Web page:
The effect of storage on the susceptibility of sheep erythrocytes to complement-mediated lysis was examined systematically. Hemolysin titers of IgG and IgM anti-Forssman antibodies rose as cells were stored as did whole complement titers (CH50) of fresh human and guinea pig serum. The rise in titers was most marked during the first 8 days of storage. This rise was not explained by an inability of fresh cells to absorb complement-fixing antibody since the Cla fixation and transfer test demonstrated equal numbers of complement-fixing sites on cells of all ages.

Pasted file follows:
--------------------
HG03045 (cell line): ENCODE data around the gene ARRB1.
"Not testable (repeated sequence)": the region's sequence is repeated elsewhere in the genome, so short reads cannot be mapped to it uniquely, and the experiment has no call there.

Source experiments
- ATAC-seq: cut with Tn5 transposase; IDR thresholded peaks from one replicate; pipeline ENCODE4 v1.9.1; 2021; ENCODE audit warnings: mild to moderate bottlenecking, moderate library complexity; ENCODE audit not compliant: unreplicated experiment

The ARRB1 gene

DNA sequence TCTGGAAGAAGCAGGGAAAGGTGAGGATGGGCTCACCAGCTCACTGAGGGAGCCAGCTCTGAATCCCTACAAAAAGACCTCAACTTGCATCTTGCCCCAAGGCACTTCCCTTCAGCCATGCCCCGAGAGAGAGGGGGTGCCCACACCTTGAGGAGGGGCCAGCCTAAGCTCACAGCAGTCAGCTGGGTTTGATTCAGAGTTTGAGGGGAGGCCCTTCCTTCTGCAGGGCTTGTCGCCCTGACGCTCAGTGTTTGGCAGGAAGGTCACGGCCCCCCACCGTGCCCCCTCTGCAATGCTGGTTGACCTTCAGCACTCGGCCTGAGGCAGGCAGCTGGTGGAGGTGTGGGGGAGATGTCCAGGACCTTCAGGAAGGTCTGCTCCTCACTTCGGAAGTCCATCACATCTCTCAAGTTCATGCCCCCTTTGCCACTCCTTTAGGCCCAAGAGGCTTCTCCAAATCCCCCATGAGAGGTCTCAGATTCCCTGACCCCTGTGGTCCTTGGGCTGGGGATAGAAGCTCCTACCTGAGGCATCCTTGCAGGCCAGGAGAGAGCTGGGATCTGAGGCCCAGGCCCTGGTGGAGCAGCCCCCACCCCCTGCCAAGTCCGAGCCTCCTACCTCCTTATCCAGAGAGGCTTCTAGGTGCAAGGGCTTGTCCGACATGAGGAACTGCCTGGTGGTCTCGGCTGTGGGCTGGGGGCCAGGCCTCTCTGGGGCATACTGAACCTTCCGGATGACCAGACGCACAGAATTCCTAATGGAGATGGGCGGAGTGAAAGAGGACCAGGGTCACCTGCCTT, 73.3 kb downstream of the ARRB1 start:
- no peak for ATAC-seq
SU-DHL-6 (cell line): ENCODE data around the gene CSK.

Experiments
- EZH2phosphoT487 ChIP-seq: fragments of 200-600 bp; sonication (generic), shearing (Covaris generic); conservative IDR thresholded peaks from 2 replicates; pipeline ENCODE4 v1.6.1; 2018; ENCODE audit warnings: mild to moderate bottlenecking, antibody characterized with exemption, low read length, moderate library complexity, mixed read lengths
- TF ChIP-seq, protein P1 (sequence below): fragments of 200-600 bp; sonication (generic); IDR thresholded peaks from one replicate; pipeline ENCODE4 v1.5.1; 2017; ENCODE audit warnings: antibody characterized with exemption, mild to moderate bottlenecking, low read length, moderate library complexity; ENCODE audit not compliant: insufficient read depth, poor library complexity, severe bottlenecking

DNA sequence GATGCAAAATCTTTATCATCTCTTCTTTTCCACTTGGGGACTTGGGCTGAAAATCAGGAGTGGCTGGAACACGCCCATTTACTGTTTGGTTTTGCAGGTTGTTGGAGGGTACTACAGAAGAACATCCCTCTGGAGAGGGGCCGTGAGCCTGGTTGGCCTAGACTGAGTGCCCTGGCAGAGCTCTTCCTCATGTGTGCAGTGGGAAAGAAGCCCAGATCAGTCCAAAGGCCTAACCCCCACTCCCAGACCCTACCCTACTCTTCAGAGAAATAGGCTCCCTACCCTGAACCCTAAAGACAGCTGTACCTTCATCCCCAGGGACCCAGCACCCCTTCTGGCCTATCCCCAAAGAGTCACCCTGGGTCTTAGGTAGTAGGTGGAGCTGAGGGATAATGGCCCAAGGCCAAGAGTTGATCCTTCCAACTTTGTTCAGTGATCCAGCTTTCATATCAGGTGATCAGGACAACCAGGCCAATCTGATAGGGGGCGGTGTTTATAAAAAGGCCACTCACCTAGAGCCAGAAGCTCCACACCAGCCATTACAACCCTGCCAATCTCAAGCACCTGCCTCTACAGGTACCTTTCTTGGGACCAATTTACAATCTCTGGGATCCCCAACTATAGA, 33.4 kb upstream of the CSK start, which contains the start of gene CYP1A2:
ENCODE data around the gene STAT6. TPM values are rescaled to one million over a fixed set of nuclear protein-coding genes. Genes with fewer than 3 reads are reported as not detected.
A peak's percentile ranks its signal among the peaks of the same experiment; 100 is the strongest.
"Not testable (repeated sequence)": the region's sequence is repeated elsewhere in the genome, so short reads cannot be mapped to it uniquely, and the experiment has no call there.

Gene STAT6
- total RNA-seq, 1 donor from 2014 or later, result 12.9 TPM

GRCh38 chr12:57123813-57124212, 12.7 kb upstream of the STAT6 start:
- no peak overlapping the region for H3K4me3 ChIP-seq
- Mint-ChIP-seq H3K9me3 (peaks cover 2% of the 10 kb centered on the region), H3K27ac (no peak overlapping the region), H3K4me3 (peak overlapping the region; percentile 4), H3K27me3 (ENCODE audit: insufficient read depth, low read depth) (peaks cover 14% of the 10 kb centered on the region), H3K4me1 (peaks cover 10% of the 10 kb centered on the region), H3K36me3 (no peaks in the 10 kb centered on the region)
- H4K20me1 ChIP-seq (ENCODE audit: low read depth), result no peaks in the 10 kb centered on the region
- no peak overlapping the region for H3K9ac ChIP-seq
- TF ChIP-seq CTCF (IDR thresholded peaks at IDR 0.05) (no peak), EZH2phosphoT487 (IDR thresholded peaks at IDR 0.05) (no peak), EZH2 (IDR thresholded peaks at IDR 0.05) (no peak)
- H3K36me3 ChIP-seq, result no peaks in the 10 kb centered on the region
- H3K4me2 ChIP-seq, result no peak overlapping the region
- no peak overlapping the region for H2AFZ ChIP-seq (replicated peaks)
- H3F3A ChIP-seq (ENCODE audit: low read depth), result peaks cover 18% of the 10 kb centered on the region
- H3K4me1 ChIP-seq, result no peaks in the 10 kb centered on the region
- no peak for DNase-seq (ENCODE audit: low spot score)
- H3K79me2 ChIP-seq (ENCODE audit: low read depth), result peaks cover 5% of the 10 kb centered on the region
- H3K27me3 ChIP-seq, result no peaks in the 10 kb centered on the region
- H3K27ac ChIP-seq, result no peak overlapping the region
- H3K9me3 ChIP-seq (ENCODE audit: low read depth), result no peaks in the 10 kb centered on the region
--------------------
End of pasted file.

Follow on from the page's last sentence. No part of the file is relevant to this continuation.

Cl titer was unaffected by length of cell storage but storage caused a marked increase in the titer of C4 and subsequent components in the complement sequence. The increased titer of C4 was not accompanied by an increase in the binding of C4 molecules to the cell membrane, and was due to an increase in the lytic efficiency of bound C4. One explanation for these observations is that location of membrane-bound complement components is critical in determining their ability to mediate cell lysis. Cell aging is associated with a loss of membrane substance and this offers more sites where membrane-bound complement may produce lysis.